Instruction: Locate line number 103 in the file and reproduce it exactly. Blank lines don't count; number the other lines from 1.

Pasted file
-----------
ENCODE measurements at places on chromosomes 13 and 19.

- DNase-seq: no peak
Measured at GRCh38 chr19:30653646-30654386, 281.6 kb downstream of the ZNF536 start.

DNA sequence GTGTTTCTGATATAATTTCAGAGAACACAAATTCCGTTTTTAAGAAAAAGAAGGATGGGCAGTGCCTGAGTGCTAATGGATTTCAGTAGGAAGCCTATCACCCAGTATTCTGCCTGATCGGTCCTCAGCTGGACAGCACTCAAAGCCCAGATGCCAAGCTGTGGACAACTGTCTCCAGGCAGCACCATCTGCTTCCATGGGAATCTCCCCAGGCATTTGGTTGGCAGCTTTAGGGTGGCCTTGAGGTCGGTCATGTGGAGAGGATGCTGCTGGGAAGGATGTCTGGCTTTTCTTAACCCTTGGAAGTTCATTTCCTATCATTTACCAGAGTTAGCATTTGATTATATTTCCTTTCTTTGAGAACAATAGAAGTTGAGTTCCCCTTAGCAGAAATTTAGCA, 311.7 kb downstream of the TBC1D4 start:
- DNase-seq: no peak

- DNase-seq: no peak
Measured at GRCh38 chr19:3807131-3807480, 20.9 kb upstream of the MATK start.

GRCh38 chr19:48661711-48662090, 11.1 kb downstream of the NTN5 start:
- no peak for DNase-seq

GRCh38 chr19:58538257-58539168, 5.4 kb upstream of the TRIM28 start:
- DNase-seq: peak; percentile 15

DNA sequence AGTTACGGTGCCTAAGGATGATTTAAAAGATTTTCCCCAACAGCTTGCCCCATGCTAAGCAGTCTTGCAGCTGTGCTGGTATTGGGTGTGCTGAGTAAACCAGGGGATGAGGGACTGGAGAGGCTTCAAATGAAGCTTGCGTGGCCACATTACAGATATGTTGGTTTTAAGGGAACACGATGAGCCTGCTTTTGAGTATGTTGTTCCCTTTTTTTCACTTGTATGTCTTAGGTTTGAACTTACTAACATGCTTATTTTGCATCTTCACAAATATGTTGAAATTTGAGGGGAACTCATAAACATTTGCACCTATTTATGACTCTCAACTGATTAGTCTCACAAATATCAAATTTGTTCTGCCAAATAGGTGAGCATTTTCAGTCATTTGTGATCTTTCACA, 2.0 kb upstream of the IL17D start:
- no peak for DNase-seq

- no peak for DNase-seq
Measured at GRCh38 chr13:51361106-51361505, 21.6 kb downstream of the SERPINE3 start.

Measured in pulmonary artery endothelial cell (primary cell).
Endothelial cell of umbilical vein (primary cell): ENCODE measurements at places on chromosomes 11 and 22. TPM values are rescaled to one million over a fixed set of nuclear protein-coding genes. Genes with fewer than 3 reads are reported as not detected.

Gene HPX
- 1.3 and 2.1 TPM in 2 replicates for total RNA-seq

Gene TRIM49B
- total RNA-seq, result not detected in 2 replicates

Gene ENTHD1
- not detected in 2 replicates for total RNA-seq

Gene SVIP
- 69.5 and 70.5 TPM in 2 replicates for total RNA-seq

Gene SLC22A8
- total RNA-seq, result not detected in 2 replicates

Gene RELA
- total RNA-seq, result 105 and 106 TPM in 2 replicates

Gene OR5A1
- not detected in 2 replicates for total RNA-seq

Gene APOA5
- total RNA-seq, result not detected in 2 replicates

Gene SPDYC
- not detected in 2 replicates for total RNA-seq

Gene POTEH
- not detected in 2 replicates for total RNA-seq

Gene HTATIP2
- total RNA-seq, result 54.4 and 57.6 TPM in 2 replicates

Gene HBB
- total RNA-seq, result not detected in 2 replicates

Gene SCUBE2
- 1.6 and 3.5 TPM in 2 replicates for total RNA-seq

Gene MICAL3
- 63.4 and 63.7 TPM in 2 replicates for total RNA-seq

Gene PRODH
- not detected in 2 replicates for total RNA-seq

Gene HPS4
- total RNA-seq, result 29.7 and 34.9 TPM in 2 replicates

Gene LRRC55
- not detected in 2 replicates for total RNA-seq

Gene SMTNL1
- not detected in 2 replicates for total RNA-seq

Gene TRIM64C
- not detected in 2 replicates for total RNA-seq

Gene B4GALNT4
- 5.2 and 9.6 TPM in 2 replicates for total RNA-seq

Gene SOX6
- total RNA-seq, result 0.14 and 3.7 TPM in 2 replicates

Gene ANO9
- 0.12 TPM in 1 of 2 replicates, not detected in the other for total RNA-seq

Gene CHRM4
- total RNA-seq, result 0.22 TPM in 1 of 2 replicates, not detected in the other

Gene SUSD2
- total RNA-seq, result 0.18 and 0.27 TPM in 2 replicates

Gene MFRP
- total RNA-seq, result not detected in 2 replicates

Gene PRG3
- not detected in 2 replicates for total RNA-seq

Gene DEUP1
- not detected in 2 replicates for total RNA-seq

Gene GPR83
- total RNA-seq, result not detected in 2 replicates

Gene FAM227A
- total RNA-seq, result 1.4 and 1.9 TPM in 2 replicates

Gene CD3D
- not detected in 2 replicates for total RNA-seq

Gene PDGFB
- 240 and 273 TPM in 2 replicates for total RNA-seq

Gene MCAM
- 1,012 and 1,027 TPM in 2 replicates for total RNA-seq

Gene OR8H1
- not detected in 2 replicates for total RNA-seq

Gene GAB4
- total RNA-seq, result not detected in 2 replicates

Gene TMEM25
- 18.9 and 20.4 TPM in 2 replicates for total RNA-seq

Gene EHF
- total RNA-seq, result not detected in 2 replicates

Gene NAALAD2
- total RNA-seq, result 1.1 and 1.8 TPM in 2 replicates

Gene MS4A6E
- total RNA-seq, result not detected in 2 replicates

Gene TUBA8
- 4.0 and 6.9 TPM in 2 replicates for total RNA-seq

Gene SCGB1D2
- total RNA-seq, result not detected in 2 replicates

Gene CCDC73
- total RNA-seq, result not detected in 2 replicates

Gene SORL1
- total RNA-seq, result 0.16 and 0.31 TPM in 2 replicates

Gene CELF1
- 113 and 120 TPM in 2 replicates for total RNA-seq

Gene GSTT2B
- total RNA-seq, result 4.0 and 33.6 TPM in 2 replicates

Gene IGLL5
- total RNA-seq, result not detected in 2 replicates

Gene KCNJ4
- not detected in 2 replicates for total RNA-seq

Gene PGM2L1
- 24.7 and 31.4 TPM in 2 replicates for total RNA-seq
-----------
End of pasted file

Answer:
- 113 and 120 TPM in 2 replicates for total RNA-seq